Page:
Body Dissected

First-year medical students and other graduate students who dissect cadavers in the gross anatomy laboratory on the third floor of Myers Hall probably do not think much about how the bodies got there--they do not have to. But, James Heersma, a laboratory demonstrator for anatomy, has to think about it at least twice a year. The Anatomical Education Program, part of Indiana University's School of Medicine in Indianapolis, supplies all of the cadavers used in anatomy teaching laboratory classes on the Bloomington campus. Once the cadavers have been dissected, they are returned to Indianapolis for cremation, and the ashes are commonly returned to the family for interment. Heersma is responsible for determining how many cadavers are needed each year, for arranging their transport, and for getting them into the building and onto the dissection tables. About fourteen cadavers are used each year in anatomy classes--seven in the gross anatomy class for medical students, five in a gross anatomy class for doctoral candidates in optometry, and two in Basic Human Anatomy, an undergraduate course taught three times a year.

The bodies, all of which are donated specifically for teaching anatomy, are preserved at the Medical Center in Indianapolis. "The embalming is begun by the funeral director wherever the person died; that process is completed at the Medical Center," Heersma notes. Following the initial stage of embalming, in which the blood is replaced as completely as possible with embalming fluid, the cadavers are immersed for about three months in a large tank filled with a fluid that further preserves them. Occasionally, Heersma says, he is called upon to do some remedial embalming--this procedure involves injecting a preservative fluid with a syringe into the tissue that is beginning to decompose. The principal chemicals used to preserve the cadavers are formaldehyde and phenol. All preservatives are "used in a low concentration because of the possible danger to those who have to be around the cadaver when it is used or dissected," Heersma says, noting that formaldehyde is classed as a potential carcinogen.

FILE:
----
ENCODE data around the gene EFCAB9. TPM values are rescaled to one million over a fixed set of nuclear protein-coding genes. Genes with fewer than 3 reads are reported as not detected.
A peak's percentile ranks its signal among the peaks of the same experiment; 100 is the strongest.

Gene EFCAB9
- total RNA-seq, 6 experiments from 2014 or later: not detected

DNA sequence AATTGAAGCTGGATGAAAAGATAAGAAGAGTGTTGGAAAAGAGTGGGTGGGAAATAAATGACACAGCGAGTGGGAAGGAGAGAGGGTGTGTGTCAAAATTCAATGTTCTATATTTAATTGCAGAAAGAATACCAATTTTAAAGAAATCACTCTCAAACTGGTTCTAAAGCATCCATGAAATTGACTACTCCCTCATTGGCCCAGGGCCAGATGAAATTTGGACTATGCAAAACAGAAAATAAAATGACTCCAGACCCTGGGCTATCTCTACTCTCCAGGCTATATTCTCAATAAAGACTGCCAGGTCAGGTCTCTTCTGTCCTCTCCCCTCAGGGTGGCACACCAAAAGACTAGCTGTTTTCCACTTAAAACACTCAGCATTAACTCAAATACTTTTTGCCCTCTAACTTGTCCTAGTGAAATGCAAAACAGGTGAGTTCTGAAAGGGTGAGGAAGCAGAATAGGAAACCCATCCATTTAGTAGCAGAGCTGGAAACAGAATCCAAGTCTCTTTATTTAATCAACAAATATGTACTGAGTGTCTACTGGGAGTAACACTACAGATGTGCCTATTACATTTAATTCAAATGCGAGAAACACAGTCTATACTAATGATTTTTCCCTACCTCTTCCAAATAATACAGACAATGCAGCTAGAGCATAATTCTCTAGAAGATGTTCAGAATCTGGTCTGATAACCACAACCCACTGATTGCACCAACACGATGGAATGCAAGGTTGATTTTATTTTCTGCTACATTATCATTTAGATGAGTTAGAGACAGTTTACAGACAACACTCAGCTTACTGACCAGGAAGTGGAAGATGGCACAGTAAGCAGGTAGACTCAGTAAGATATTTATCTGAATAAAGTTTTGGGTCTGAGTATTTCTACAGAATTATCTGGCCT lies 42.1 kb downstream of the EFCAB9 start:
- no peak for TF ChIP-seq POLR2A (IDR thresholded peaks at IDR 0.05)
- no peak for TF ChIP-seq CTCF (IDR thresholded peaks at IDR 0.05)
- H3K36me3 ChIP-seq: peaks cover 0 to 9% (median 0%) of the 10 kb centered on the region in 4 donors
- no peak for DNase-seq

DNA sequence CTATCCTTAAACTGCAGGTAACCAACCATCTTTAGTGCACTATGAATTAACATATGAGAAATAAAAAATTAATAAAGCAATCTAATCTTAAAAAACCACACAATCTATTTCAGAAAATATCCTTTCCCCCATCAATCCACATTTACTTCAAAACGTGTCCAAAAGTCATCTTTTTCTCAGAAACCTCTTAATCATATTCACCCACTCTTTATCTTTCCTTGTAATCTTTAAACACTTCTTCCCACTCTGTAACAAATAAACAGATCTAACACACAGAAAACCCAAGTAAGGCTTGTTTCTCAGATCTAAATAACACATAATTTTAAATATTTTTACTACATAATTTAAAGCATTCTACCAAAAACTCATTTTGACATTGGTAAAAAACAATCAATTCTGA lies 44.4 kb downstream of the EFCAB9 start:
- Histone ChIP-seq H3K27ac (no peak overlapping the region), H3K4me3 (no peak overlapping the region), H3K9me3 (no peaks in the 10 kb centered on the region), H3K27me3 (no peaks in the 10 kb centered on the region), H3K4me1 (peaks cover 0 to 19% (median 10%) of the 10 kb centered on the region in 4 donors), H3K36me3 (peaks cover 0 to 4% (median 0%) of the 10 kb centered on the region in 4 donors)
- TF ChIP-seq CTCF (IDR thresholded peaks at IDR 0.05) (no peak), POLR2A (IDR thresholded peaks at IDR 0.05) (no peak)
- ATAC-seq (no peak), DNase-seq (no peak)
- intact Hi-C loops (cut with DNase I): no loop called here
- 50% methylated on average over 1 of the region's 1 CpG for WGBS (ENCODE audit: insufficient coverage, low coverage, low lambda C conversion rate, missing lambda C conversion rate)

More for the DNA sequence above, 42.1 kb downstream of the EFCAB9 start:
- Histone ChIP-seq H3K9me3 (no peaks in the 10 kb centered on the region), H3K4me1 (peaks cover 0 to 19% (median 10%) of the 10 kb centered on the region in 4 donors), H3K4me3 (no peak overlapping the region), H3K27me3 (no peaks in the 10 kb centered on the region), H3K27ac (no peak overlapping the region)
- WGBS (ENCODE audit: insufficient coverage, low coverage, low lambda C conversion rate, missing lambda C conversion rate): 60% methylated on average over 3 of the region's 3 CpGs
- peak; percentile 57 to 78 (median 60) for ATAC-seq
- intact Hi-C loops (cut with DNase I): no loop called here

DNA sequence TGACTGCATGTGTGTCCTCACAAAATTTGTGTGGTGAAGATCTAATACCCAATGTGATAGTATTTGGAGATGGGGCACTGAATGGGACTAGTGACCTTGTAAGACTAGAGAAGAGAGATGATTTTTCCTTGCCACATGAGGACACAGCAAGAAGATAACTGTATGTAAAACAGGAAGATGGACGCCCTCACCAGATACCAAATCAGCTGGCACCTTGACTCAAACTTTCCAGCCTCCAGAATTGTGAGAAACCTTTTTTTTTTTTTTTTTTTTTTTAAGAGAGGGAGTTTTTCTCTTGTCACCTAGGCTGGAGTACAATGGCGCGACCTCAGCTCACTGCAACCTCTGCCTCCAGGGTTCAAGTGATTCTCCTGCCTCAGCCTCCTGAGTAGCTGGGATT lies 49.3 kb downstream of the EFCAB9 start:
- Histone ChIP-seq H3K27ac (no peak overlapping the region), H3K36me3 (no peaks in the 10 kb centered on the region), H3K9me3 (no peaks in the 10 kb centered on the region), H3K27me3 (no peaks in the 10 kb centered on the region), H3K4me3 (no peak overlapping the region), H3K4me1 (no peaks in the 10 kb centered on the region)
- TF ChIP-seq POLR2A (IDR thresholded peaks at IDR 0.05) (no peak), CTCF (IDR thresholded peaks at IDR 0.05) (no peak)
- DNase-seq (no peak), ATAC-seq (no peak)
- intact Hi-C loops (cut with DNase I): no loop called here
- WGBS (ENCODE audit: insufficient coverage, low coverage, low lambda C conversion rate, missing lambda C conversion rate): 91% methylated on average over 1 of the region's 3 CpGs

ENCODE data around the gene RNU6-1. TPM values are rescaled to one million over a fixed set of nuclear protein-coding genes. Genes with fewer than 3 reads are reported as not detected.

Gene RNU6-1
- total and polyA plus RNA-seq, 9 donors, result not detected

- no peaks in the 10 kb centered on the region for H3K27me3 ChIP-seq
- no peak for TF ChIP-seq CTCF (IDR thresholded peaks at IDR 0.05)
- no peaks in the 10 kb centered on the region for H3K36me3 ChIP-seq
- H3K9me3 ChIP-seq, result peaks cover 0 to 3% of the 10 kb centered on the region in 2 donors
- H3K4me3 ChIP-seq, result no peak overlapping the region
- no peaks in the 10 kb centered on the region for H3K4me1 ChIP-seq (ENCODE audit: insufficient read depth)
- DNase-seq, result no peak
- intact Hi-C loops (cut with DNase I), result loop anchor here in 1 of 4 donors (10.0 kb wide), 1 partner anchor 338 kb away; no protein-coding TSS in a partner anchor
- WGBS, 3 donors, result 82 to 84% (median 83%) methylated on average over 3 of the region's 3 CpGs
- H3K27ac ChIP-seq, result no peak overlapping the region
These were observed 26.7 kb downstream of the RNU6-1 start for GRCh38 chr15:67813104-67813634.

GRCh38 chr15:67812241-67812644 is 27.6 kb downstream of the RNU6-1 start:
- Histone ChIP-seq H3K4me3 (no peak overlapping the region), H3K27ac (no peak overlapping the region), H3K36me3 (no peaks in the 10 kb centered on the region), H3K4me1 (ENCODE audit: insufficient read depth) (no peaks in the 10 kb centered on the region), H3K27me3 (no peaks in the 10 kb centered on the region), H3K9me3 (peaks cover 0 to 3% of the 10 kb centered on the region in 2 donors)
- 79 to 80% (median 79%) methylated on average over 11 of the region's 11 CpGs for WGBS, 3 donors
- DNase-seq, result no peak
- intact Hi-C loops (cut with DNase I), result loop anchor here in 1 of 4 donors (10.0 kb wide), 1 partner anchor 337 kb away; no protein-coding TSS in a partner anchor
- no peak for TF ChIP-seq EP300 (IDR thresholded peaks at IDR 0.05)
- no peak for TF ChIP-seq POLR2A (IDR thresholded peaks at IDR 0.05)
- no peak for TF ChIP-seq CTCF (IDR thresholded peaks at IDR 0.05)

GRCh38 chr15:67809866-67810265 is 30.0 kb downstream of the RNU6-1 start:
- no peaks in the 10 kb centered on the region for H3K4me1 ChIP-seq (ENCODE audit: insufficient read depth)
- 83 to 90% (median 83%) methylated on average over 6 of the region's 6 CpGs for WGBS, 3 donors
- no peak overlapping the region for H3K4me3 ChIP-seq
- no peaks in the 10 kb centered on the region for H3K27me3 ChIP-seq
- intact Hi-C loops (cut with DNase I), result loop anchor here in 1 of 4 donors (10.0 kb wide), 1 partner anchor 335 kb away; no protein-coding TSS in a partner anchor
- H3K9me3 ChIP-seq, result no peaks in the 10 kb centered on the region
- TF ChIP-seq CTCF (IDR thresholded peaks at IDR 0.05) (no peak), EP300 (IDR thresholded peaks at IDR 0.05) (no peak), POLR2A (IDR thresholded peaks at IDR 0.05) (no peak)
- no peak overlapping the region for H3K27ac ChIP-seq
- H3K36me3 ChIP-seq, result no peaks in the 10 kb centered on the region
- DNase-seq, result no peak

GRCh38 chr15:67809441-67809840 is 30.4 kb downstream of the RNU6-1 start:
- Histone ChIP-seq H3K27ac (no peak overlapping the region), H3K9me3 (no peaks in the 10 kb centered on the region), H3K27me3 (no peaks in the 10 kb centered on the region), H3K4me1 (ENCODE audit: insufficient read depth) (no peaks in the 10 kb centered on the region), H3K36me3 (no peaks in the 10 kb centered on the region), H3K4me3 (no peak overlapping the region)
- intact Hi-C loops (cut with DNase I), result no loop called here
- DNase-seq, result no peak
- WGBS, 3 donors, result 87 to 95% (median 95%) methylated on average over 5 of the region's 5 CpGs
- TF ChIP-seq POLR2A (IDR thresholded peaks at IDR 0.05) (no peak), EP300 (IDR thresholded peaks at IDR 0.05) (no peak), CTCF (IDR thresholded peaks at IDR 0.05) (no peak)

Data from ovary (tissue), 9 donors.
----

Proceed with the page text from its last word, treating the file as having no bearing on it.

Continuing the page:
While students perform the dissections in the medical gross anatomy lab, the cadavers for the undergraduate lab are intended to be used for demonstration and are dissected by medical or graduate students during the summer. Since these cadavers must be reused for at least two semesters, "the dissection process can't go on, so it is a creative compromise between showing as much as you need to but preserving as much as you need to," Heersma explains.

When Heersma started working as the laboratory demonstrator for anatomy over fourteen years ago, he did a sample dissection to serve as a guide for the gross anatomy students. Now, however, the only dissecting he does is some clarification work on the cadavers prepared for the undergraduate class.

There has never been a severe shortage of cadavers during Heersma's tenure, but there have been times when the lab could not procure the desired ratio of male to females cadavers. If there were a shortage, more than the usual four students would have to work on each cadaver. Heersma notes that "what it usually comes down to is Anatomical Education perhaps accepting donors that they might otherwise not have accepted." The standard weight limit for acceptable cadavers is 200 pounds because of practical difficulties in using or embalming larger bodies. Another restriction, which cannot be relaxed, is a prohibition on certain conditions or causes of death. "There are several infectious agents, including the AIDS virus for which the survival due to incomplete embalming cannot be risked," Heersma says.

Heersma suggests that shortages might be avoided by further publicizing the need for the donation of bodies for use in teaching anatomy. "I have never heard of any reference anywhere or anyone saying that bodies might be needed for teaching anatomy to medical students," he states. "The cadavers are an essential part of the medical course and an important part of the undergraduate course." He has heard that some medical schools are now forgoing the use of real cadavers for computer imaging. "But it isn't the same experience," Heersma says.

--Heather Shupp